GCE A Level Chemistry
1 Year for AS, 2 years for A level. The new AS Level qualification, won’t count towards the final grade of the A Level, but is a separate, stand-alone qualification in its own right. There are 2 examinations; Breadth in chemistry and Depth in Chemistry. Both exams cover all topics covered in Year 12. (modules 1,2,3 & 4)
The new A level is fully linear so assessment of students’ knowledge and understanding of the whole course takes place at the end of two years of study. There are 3 examinations; One paper covers modules 1,2,3 & 5 and the other paper covers modules 1,2,4 & 6) There is also an additional shorter exam that will include multiple choice questions that covers all modules.
There is now no coursework. It has been replaced with the new ‘Practical Endorsement.’ This means that there is far more opportunities for students to complete practical work as well as the associated calculations, research and questions to go with them. These assessments will take place over the entire two years and will also help prepare students for practical questions within all the examinations. (module 1).
Click here to find out more about the Practical Endorsements.
OCR Specification - Chemistry A (2015 onwards). Further details are available from the OCR website.
Entry Requirements/Student Suitability:
Students are required to achieve:
Grade B or above in at least 2 of the Separate Science GCSEs
Grade B or above in both Core and Additional Science GCSEs.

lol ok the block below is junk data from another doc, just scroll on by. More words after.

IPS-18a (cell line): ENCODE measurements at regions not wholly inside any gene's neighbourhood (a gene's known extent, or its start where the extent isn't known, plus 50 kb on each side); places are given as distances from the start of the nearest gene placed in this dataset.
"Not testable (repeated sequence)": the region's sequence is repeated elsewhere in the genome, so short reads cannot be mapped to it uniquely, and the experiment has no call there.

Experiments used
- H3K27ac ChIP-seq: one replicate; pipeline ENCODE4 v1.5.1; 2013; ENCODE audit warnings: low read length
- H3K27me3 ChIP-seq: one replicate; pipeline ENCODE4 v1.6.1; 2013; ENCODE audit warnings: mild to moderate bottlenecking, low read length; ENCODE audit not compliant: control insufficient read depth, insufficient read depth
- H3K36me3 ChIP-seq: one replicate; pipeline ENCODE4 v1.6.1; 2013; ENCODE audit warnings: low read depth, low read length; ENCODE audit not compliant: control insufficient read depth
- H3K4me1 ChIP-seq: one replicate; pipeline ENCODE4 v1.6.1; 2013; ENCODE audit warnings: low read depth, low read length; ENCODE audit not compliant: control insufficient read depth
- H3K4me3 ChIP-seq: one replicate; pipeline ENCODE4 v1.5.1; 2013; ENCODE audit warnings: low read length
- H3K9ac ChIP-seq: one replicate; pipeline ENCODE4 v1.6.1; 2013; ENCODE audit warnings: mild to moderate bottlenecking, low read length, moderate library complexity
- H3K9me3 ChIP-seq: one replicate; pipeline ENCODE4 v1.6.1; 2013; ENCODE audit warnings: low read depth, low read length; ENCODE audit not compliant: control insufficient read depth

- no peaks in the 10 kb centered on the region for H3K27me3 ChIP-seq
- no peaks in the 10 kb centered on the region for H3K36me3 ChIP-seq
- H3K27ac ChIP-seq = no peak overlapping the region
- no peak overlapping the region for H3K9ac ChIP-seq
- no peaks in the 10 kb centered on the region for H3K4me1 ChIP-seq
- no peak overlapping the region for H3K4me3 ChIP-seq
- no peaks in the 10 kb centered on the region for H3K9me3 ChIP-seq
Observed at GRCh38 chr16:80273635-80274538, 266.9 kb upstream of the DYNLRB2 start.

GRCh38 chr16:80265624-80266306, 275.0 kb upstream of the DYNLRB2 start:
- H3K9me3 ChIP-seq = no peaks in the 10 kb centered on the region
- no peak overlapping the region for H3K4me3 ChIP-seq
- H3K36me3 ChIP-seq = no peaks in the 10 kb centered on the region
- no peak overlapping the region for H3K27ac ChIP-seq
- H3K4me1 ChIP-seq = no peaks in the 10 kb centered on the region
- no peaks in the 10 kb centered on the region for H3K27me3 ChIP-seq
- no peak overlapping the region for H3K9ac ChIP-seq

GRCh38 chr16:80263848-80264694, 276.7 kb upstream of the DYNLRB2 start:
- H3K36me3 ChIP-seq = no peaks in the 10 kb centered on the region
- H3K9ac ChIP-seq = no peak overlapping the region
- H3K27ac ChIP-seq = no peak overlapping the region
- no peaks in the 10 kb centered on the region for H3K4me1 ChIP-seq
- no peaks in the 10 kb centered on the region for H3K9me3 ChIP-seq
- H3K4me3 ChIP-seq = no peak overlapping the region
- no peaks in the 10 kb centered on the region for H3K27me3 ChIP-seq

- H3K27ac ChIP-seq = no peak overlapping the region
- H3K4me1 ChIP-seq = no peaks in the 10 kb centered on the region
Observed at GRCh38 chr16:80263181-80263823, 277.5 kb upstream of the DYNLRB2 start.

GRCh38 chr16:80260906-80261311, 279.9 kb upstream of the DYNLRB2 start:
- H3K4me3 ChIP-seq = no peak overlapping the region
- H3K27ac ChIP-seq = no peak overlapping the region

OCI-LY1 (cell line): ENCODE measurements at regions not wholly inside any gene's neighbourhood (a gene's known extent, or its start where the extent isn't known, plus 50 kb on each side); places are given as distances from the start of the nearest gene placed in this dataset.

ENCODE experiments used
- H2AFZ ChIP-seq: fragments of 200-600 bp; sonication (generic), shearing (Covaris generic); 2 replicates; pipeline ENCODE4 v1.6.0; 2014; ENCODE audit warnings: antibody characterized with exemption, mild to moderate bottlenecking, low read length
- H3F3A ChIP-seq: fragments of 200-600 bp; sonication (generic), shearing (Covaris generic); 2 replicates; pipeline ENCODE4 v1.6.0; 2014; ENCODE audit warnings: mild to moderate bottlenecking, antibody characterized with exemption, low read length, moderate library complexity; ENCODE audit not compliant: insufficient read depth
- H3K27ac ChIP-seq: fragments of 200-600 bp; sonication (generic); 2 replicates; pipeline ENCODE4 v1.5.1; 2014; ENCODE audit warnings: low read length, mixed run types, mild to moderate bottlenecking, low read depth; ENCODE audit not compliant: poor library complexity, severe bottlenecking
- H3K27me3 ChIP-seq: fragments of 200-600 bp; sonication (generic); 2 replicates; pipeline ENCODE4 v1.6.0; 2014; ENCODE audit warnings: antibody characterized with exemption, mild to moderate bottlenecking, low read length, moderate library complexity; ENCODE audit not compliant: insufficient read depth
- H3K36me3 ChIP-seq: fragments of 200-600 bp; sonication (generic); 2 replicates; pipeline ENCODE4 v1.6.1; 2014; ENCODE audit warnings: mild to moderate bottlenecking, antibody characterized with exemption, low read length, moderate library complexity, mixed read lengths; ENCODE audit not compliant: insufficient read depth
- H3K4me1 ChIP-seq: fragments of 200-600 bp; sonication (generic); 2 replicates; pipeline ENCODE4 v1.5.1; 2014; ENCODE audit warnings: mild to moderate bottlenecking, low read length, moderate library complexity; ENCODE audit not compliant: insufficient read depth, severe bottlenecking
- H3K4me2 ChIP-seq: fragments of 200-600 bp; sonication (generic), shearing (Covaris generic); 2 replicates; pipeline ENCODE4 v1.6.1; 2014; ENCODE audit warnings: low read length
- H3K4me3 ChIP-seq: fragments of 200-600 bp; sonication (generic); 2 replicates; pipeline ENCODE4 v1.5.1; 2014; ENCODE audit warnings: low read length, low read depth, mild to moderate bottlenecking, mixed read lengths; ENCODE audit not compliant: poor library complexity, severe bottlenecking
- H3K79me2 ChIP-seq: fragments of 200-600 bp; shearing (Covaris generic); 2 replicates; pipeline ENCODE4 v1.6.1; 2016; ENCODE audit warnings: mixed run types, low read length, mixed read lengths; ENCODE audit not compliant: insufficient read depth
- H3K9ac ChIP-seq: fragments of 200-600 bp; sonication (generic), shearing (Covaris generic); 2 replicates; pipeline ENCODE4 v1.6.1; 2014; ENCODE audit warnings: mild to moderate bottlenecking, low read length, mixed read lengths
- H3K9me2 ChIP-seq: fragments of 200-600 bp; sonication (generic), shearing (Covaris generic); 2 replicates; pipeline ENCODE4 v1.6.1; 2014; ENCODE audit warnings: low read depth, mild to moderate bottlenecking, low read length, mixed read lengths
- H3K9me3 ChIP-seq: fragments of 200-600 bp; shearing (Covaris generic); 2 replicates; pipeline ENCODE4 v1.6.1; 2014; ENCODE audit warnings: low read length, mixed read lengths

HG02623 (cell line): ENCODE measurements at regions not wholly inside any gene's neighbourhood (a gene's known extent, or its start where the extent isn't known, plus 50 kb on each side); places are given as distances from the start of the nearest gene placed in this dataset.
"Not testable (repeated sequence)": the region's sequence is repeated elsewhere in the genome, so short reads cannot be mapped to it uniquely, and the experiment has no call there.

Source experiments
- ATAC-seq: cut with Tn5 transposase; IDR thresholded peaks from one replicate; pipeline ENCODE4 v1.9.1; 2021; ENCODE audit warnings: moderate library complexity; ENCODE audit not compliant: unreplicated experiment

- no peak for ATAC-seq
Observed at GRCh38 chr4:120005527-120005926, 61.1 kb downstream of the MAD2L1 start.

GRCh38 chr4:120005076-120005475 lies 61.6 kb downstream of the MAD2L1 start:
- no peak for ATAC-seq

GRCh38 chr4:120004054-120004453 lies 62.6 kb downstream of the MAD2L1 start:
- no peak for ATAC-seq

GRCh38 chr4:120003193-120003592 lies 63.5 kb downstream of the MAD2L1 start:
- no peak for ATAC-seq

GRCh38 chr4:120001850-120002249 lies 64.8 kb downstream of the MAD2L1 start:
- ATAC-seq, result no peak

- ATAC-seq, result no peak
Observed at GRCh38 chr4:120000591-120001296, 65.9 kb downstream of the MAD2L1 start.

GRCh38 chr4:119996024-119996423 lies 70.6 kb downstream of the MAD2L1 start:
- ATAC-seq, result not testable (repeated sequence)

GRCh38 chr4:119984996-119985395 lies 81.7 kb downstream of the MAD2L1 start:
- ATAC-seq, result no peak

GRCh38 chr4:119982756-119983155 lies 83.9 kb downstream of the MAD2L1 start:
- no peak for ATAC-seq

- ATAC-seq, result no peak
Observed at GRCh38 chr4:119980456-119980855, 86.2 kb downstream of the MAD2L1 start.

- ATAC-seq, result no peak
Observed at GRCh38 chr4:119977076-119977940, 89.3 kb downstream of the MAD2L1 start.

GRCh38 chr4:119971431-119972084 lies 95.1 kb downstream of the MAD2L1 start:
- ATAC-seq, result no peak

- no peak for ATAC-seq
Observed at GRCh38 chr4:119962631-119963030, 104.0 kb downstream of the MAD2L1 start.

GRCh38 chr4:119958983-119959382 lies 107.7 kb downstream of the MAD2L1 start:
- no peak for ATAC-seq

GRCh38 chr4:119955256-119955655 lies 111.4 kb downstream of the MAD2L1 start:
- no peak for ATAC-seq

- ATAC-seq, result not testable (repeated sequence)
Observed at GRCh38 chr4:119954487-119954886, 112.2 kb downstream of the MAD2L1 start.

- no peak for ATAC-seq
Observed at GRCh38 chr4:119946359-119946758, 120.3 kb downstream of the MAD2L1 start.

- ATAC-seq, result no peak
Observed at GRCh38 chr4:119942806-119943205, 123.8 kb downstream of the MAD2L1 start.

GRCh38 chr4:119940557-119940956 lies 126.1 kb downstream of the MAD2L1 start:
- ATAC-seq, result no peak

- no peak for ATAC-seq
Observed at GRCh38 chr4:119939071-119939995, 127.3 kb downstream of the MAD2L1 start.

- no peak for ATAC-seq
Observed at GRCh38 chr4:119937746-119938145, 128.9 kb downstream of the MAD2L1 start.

In addition to these Science GCSEs you also need Grade B or above in a Maths GCSE. This is due to the heavy mathematical content in this course.
Module 1- Development of practical skills in chemistry
- Practical skills assessed in a written examination
- Practical skills assessed in the practical endorsement
Module 2 - Foundations in chemistry
- Atoms, compounds, molecules and equations
- Amount of substance
- Acid–base and redox reactions
- Electrons, bonding and structure
- The periodic table and periodicity
- Group 2 and the halogens
- Qualitative analysis
- Enthalpy changes
- Reaction rates and equilibrium (qualitative)
Module 4 – Core organic chemistry
- Basic concepts
- Alcohols and haloalkanes
- Organic synthesis
- Analytical techniques (IR and MS)
Module 5 – Physical chemistry and transition elements
- Reaction rates and equilibrium (quantitative)
- pH and buffers
- Enthalpy, entropy and free energy
- Redox and electrode potentials
- Transition elements
Module 6 – Organic chemistry and analysis
- Aromatic compounds
- Carbonyl compounds
- Carboxylic acids and esters
- Nitrogen compounds
- Organic synthesis
- Chromatography and spectroscopy (NMR)
For further information and exemplar question papers see the exam board website.
- Individual and group based problem solving activities.
- Verbal and written presentations and posters, etc.
- Practical activities e.g. mini investigations.
- Using websites, television programmes and scientific journals to keep up to date with current research.
- Practice exam questions.
Independent Study Time:
Students will be expected to commit to one hours independent study for every hour of contact time. This will be in the form of set homework during study time and independent research/exam papers during revision time. There will also be an expectation that students complete some D.I.R.T (Dedicated Improvement and Reflection Time) work outside of lessons.
This course is perfectly suited to the following career pathways:
- Forensic Scientist
- Osteopath Pharmacologist Physiotherapist
- Veterinary Surgeon
- Nutritional Therapist
- Science Teacher
- Environmental Scientist
How to Apply:
The Application Process begins in February of each year. Please contact Sarah Fisher, Sixth Form Administrator, for further information or to request an application form.
Click here for a printable version of this subject specification.